We ended the year with a HIFF 2019 screening of newly transferred 16mm footage about the making of the tapestries which hang on the walls of the Senate and House chambers in the State Capitol.

All of this and more can be found on our website! Be sure to check it out!

We’d like to take a moment to share some of our accomplishments from 2018 and 2019 with you. Click here to view the ‘Ulu‘ulu 2019 Annual Newsletter report on our new collections, digital preservation projects, television and film premieres and more!

Mahalo nui loa for your support!

HIFF 2016: Olympic Dreams and Plantation Memories and Kū Kanaka (Stand Tall)

preserving-olympic-dreams-and-plantation-memories-11x17-posterThis year, ‘Ulu‘ulu: The Henry Ku‘ualoha Guigni Moving Image Archive is very excited to have two films showing at the Hawaii International Film Festival that pull directly from our archival collections! The festival runs from Nov 3-13, 2016, and is a platform to illustrate international cinematic achievements in the Asia-Pacific region.

Preserving Olympic Dreams and Plantation Memories

The first film program Preserving Olympic Dreams and Plantation Memories is a partnership between ‘Ulu‘ulu, CLEAR (Center for Labor Education & Research) and the Hawai‘i Council for the Humanities as part of HIFF’s Film for Thought program series. The film screening features the newly restored and digitized 1984 Rice & Roses 30 minute documentary: COACH, produced by the Center for Labor, Education & Research. This half hour program tells the story of how Maui plantation kids trained in irrigation ditches in the 1930s and went on to win national and even Olympics championships under Coach Soichi Sakamoto. Archival raw footage and outtakes from this film will also be screened.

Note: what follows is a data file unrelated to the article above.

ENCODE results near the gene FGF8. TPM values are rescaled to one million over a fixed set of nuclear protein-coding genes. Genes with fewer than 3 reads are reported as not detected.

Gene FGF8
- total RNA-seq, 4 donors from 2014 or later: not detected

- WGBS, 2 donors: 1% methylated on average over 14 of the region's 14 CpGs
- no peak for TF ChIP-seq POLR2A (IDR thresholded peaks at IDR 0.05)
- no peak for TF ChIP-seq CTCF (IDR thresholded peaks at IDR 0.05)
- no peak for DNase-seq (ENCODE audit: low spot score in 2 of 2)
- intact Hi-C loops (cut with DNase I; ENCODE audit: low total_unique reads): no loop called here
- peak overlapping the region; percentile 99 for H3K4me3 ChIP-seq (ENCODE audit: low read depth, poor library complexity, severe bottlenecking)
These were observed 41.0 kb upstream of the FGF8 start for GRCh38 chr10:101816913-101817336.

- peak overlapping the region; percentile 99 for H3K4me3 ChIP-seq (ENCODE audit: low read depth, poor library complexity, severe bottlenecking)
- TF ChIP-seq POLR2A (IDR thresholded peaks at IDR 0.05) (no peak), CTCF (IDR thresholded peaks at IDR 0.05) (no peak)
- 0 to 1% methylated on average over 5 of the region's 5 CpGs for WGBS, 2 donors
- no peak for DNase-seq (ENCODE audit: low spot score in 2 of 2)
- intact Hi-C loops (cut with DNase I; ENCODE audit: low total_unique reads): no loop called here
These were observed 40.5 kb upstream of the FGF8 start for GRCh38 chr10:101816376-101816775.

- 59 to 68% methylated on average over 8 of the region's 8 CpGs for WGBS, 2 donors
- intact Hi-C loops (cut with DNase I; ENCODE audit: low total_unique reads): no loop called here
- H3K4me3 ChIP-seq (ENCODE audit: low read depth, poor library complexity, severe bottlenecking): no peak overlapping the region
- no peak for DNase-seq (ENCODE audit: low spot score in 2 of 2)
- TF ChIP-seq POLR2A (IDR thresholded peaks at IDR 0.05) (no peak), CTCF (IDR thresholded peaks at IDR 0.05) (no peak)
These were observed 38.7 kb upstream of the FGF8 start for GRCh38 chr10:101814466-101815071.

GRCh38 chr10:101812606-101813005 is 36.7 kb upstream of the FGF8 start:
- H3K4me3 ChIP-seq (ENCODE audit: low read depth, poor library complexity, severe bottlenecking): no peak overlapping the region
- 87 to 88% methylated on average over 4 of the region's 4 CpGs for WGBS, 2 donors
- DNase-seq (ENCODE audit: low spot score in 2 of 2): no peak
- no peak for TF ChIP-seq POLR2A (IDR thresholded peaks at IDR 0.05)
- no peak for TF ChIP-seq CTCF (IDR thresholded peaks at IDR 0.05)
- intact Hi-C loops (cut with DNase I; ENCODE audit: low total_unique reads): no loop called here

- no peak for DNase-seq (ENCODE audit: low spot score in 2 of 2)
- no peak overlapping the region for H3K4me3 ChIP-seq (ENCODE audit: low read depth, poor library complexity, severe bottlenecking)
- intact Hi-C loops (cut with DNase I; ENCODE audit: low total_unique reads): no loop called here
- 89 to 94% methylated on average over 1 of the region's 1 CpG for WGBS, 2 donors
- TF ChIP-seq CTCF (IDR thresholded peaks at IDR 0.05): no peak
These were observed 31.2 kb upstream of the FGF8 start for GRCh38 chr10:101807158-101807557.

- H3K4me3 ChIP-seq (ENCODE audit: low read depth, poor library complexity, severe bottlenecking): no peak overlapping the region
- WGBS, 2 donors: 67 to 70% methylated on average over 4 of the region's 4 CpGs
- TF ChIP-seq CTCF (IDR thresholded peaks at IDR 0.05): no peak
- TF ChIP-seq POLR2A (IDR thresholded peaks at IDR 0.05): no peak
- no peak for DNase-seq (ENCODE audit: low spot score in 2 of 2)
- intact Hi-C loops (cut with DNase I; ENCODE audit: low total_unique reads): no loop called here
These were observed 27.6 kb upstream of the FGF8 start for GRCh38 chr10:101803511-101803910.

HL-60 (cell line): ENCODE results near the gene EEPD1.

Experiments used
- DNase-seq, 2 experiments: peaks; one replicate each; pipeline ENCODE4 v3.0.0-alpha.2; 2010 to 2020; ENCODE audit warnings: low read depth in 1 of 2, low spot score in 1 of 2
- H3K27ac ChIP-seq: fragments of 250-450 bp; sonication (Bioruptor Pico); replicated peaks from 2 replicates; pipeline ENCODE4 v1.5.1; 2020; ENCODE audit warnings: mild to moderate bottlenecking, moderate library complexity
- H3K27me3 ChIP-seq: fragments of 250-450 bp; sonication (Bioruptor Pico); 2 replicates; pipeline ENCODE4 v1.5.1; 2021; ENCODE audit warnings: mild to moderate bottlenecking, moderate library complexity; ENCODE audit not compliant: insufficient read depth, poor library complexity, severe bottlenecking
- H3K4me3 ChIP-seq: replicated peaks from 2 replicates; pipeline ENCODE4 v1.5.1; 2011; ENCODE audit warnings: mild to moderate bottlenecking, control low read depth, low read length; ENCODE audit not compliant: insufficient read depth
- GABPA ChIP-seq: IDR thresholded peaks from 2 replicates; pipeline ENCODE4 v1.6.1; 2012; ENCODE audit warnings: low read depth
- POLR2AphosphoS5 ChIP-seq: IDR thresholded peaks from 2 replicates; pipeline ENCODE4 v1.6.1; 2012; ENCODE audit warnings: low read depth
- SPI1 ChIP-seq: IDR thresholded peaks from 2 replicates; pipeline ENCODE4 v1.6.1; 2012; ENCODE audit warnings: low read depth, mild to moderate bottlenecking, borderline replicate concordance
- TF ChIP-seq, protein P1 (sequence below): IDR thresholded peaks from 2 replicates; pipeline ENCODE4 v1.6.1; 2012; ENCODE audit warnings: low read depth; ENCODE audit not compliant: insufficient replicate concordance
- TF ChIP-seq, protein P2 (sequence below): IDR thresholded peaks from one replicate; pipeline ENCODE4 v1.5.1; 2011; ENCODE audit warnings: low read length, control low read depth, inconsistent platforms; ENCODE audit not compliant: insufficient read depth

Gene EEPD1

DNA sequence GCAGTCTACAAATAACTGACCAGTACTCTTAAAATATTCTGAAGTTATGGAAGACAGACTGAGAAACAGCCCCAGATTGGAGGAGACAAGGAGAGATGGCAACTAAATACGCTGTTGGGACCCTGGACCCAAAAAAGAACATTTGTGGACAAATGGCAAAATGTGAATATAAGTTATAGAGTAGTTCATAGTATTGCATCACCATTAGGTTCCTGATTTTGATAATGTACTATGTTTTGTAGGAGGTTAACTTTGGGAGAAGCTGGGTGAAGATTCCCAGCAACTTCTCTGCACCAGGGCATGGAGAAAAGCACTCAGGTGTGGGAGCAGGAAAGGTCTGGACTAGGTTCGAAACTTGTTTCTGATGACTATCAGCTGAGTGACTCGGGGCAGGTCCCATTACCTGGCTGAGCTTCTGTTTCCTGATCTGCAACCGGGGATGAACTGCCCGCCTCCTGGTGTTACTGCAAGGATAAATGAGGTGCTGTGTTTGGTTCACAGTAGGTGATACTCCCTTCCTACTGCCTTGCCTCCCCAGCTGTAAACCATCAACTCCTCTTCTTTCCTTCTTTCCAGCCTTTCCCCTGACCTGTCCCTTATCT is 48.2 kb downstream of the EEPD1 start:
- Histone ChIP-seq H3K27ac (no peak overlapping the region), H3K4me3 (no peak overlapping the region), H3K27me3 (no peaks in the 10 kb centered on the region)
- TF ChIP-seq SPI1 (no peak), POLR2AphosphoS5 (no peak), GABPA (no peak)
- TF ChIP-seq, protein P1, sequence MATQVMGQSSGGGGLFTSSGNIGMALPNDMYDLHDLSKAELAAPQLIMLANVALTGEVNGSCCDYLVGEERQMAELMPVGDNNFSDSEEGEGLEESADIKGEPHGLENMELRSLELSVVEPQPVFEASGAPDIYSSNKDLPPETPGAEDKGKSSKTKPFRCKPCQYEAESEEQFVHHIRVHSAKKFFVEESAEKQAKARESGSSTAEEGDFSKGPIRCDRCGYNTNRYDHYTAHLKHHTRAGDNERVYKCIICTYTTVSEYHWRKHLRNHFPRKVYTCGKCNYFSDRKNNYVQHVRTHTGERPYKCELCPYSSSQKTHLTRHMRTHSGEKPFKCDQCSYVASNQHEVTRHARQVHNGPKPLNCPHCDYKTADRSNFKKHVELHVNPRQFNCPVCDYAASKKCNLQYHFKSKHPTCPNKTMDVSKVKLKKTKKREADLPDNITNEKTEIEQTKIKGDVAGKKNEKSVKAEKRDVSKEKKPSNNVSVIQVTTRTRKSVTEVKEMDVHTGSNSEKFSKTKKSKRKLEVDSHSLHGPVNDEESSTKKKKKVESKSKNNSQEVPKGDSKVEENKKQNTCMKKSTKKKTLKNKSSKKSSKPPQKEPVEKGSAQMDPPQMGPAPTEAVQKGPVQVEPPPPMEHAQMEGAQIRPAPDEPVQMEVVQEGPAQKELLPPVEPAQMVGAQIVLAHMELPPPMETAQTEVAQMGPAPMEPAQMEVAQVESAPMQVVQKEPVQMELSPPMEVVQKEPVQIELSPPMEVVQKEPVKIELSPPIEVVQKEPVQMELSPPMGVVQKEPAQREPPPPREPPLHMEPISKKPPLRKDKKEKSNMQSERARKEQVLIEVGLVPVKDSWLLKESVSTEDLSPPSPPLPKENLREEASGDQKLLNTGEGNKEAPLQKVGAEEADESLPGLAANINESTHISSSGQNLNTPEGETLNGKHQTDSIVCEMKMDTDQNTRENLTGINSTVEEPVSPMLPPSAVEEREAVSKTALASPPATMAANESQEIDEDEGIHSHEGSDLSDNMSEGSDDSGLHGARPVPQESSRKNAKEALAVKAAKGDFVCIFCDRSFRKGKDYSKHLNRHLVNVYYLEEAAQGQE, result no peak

The archival footage related to COACH was preserved by ‘Ulu‘ulu as part of a collaborative partnership with the Hawai‘i Council for the Humanities and the Center for Labor Education & Research (CLEAR) at the University of Hawai‘i – West O‘ahu. This project began in 2015 with the aim to digitize and make accessible 95 hours of selected programs from the Rice & Roses television series produced by CLEAR and aired on PBS Hawai‘i from 1971 – 1996 that tells the stories of Hawai‘i’s labor history and our local plantation experience. This year’s HIFF screening is the first of several public programs about this new digital resource that will continue to take place in 2017.


This free screening event will be followed by a special panel discussion presented by ‘Ulu‘ulu. The panel discussion will include outtakes of never-before-seen footage that will be narrated by Julie Checkoway, writer of the New York Times bestseller, The Three-Year Swim Club. Other panelists include ʻUluʻulu Head Archivist Janel Quirante and COACH Director Joy Chong-Stannard.


Sunday, November 06, 2:00 PM at Dole Cannery C

Kū Kanaka (Stand Tall)


The second film, Kū Kanaka (Stand Tall), is directed by award-winning filmmaker and professor from the Academy for Creative Media department at University of Hawai‘i at Mānoa Dr. Marlene Booth. Here, she tells the story of Kanalu Young and his strength while fighting for Hawaiian rights and the challenges of living as a quadriplegic.

Professor Booth used various resources from ‘Ulu‘ulu Archive to put together this intimate look at a powerful life.


Eager to impress his friends on an August afternoon in 1969, 15 year old Kanalu Young takes a dive into shallow water that changes his life forever. He hits his head and becomes quadriplegic, paralyzed from the neck down. Angry and defiant through months of rehabilitation, he begins to change when he learns Hawaiian language and discovers an untold story of Hawaiian history and culture. Fired up to tell Hawai‘i’s story, he earns a PhD, gets arrested fighting for Hawaiian rights, and becomes a crusading teacher and leader. Repeatedly stymied by pressure sores and respiratory problems, Kanalu soldiers on, driven to help transform his community by teaching history and practicing culture. Eventually hospitalized with a breathing tube to keep him alive, he asks his doctors to allow him to end his life, and they agree.

This film will be screened with feature film Ties That Bind: Hawai‘i in the Pacific. As part of HIFF’s Film For Thought program in partnership with the Hawai‘i Council for the Humanities the first screening of this program will be followed by a special extended discussion with director Marlene Booth (Kū Kanaka), director Caleb McMahan (Ties That Bind: Hawai‘i in the Pacific), and University of Hawai‘i professor Noelani Goodyear-Kaopua.


Monday, November 07, 8:00 PM at Dole Cannery B

Friday, November 11, 1:15 PM at Dole Cannery A

Sunday, November 20, 12:00 PM at Kauai Waimea Theater

Please be sure to stop by and view these films at this year’s festival!